More specifically, honourable senators, in our initial budget request, the committee wanted to take a full week to go to the Maritimes and Quebec, but unfortunately, we could not find the time for that trip. That being said, I am not trying to make excuses, honourable senators, but the fact that the funds were not authorized until November and the fact that we could not travel while the Senate was in session limited our options. The cost of the trip can now be halved, saving approximately $8,000 of the initial budget.
Senator Day: I think I understand.
Hon. Céline Hervieux-Payette: Is the report on the budget or on the policy studied by the committee? You did produce a report following work carried out in Ottawa. What is the nature of the report? Is it related solely to your budget? Why table it today ahead of the deadline?
Senator Mockler: It is about the budget. We will save $8,000 by reorganizing two trips into one, and the senators will be able to go.
The Hon. the Speaker: Is it agreed, honourable senators?
Some Hon. Senators: Agreed.
(On motion of Senator Mockler, report placed on the Orders of the Day for consideration later this day.)
Hon. David Tkachuk: Honourable senators, I have the honour to table, in both official languages, the sixth report of the Standing Committee on Internal Economy, Budgets and Administration, which deals with reports on international travel.
Hon. Fabian Manning, Chair of the Standing Senate Committee on Fisheries and Oceans, presented the following report:
Thursday, February 16, 2012
The Standing Senate Committee on Fisheries and Oceans has the honour to present its
Your Committee, which was authorized by the Senate on Thursday, October 20, 2011 to examine and report on the management of the grey seal population off Canada's East Coast, respectfully requests funds for the fiscal year ending March 31, 2012, and requests, for the purpose of such study, that it be empowered:
(a) to engage the services of such counsel, technical, clerical and other personnel as may be necessary;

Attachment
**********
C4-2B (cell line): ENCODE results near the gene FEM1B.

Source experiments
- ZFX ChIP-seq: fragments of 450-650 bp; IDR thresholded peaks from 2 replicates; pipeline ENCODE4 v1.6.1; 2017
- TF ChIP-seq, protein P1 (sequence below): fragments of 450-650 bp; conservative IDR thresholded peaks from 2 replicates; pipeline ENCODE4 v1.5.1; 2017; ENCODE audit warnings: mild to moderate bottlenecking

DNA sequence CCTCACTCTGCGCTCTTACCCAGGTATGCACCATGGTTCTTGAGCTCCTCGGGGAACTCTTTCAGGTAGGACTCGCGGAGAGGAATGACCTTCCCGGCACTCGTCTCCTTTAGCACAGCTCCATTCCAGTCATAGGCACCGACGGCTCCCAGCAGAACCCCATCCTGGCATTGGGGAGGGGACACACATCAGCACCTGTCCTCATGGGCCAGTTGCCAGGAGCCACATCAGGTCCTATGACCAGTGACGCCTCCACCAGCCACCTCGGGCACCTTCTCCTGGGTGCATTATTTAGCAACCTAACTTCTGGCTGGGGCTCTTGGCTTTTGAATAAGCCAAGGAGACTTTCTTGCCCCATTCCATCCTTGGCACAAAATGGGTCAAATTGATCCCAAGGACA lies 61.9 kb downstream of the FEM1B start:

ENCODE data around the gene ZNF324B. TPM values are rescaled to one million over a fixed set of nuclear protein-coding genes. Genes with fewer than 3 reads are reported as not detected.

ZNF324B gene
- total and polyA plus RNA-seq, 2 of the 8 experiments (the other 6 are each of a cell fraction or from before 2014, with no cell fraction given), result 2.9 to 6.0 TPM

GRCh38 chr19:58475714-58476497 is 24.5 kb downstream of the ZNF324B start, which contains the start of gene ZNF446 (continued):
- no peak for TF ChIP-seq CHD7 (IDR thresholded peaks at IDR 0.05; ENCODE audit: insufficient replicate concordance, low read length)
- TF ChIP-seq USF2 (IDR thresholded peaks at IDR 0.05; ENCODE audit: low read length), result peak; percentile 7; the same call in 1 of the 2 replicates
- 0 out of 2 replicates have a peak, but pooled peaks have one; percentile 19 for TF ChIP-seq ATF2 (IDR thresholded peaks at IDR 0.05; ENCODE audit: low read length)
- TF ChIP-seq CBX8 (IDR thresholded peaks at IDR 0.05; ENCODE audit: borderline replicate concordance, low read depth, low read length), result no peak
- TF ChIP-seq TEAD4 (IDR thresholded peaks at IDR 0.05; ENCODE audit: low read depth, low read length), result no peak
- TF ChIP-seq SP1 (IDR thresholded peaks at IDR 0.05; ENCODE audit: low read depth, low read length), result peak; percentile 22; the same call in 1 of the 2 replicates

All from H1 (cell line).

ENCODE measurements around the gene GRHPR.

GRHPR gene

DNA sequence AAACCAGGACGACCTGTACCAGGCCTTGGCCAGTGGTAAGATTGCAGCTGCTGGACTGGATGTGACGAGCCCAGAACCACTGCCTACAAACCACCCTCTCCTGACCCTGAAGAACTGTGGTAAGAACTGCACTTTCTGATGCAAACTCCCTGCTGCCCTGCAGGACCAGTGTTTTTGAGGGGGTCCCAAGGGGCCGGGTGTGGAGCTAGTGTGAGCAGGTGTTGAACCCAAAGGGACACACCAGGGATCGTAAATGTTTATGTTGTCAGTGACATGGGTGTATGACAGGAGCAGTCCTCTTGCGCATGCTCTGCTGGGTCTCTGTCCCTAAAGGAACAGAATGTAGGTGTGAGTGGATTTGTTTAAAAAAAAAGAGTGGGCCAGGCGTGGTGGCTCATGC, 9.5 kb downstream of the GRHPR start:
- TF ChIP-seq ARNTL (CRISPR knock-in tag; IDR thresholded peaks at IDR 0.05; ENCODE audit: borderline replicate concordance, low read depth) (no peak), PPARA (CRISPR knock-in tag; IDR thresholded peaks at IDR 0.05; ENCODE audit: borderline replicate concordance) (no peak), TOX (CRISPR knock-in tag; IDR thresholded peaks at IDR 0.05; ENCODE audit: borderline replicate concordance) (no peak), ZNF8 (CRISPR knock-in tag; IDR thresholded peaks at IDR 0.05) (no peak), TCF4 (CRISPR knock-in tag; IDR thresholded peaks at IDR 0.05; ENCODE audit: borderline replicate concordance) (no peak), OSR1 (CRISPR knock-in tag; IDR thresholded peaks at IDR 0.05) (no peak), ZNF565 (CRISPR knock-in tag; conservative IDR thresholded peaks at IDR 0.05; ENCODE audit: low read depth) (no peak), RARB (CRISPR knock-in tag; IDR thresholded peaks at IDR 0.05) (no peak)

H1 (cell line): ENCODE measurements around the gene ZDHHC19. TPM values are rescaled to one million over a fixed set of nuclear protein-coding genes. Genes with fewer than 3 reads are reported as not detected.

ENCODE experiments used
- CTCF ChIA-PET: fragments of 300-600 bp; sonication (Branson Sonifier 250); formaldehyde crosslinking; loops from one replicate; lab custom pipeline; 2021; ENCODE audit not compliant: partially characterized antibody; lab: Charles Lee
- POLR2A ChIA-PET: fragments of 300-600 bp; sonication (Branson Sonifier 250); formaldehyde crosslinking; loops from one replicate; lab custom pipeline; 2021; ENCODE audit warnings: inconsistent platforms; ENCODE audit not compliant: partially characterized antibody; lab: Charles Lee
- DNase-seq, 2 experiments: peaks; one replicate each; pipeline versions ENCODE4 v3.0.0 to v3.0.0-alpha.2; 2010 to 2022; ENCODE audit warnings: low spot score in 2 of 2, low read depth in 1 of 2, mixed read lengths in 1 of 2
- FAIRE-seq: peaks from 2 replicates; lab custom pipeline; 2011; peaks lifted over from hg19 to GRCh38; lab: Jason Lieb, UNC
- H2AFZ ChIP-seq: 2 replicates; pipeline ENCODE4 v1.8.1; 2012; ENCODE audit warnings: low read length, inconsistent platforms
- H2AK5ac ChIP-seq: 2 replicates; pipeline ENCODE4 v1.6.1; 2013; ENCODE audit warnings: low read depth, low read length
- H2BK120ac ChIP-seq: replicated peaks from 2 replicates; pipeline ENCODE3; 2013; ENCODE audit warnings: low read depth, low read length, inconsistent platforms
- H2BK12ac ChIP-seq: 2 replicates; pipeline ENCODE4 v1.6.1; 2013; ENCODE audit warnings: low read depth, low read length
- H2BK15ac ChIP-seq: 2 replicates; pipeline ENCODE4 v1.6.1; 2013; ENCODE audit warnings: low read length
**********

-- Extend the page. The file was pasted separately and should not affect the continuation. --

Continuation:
(b) to adjourn from place to place within Canada; and
(c) to travel inside Canada.
Pursuant to Chapter 3:06, section 2(1)(c) of the Senate Administrative Rules, the budget submitted to the Standing Committee on Internal Economy, Budgets and Administration and the report thereon of that committee are appended to this report.
(For text of budget, see today's Journals of the Senate, Appendix B, p. 884.)
The Hon. the Speaker: Honourable senators, when shall this report be taken into consideration?
(On motion of Senator Manning, report placed on the Orders of the Day for consideration at the next sitting of the Senate.)
The Hon. the Speaker informed the Senate that a message had been received from the House of Commons with Bill C-19, An Act to amend the Criminal Code and the Firearms Act.
(Bill read first time.)
The Hon. the Speaker: Honourable senators, when shall this bill be read the second time?
(On motion of Senator Carignan, bill placed on the Orders of the Day for second reading two days hence.)
Hon. Nick G. Sibbeston: Honourable senators, my question today to the Leader of the Government in the Senate deals with monitoring of the ozone layer in the Northwest Territories by Environment Canada. Canada has long been a world leader when it comes to monitoring the ozone layer and measuring soot and pollution that come to the Arctic from around the world.
A recent publication in a newsletter of the American Geophysical Union stated that government cuts to monitoring stations in the North and data reporting will jeopardize this capability. Soot monitoring is particularly important given Canada's commitment at Cancun to deal with the impact of this substance on Arctic warming. These cuts could affect Canada's contribution to four major international agreements, including the 1987 Montreal Protocol to reduce ozone depletion.